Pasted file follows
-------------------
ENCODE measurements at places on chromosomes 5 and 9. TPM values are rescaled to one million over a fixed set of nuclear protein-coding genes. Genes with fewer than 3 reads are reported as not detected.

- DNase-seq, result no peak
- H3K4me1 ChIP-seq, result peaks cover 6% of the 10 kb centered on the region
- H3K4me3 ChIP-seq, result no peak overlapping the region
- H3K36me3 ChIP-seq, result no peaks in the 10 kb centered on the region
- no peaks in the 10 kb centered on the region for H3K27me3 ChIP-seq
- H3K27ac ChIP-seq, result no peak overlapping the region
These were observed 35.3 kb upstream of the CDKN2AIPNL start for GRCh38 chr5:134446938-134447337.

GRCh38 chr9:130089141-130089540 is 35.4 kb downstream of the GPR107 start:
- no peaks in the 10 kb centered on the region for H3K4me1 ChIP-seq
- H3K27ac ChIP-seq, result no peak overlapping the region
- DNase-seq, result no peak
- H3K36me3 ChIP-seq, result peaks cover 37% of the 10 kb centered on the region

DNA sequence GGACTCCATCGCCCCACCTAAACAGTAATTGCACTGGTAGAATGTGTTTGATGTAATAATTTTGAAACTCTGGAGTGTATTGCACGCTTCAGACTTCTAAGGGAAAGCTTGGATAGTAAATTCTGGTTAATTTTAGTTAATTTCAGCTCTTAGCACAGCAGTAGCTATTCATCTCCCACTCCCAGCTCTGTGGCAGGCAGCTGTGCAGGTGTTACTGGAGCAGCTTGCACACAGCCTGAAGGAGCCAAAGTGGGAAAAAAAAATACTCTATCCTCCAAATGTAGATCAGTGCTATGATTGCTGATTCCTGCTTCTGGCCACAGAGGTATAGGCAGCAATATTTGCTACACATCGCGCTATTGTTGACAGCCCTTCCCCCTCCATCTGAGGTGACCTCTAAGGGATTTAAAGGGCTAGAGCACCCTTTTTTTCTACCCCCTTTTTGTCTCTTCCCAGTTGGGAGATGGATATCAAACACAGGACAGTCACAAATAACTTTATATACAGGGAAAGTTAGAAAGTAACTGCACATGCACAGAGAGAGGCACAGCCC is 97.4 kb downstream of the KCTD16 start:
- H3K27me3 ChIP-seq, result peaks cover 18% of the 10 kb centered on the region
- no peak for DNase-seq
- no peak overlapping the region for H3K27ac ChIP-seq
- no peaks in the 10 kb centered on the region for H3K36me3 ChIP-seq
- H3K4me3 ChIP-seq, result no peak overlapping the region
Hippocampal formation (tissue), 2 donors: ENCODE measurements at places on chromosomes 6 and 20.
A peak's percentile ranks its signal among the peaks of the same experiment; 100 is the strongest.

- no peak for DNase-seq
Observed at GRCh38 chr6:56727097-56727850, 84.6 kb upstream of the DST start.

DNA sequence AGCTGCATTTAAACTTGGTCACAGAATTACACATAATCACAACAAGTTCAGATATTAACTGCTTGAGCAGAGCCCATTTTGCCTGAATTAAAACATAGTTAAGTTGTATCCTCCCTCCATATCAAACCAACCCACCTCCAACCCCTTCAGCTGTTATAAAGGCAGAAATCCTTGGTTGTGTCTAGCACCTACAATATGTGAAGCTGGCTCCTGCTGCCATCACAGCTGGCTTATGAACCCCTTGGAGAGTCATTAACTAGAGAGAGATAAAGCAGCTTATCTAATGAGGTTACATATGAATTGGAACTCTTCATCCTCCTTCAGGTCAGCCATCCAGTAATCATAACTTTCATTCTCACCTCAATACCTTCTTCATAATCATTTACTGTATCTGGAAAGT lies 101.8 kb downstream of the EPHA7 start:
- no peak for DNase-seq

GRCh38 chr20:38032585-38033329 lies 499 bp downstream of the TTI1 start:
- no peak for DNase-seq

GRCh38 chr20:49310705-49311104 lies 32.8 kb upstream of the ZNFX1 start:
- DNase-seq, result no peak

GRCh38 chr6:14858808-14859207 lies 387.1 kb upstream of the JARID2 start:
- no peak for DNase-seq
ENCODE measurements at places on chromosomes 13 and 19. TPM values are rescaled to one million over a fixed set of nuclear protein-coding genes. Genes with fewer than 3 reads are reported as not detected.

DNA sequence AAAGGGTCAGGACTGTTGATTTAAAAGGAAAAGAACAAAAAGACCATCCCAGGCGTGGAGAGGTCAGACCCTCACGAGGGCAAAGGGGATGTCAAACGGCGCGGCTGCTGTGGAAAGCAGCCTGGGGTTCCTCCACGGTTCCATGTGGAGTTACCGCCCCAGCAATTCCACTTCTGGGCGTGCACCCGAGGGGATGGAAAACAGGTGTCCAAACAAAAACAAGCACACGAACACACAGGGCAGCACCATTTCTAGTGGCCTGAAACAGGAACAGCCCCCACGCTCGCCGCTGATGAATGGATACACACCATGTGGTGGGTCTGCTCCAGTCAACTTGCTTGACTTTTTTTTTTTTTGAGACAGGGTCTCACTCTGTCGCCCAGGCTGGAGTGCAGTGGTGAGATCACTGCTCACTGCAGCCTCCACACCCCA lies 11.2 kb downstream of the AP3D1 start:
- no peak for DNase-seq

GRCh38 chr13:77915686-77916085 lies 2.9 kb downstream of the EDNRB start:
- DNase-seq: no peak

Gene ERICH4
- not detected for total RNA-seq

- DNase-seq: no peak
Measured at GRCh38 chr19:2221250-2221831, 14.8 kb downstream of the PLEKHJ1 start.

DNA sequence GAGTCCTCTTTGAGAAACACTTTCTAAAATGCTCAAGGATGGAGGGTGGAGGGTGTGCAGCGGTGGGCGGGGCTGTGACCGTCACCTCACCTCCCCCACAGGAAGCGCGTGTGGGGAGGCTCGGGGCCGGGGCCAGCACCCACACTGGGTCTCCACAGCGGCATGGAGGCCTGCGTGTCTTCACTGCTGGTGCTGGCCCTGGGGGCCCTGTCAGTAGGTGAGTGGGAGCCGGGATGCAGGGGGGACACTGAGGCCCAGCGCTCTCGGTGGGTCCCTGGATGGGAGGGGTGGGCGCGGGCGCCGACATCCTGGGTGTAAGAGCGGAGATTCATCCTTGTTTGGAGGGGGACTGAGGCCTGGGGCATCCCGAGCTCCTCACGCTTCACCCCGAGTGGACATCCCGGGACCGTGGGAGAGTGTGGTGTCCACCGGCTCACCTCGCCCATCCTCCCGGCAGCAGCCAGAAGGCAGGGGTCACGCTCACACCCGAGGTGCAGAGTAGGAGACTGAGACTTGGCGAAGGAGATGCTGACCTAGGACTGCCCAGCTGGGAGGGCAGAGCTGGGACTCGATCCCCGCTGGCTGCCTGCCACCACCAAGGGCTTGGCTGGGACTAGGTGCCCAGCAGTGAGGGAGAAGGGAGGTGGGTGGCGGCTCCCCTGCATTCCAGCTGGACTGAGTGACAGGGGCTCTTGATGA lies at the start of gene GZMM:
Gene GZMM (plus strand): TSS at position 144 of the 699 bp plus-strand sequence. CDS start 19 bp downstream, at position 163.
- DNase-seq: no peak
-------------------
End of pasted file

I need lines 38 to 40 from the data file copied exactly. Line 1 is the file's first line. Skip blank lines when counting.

- not detected for total RNA-seq

- DNase-seq: no peak
Measured at GRCh38 chr19:2221250-2221831, 14.8 kb downstream of the PLEKHJ1 start.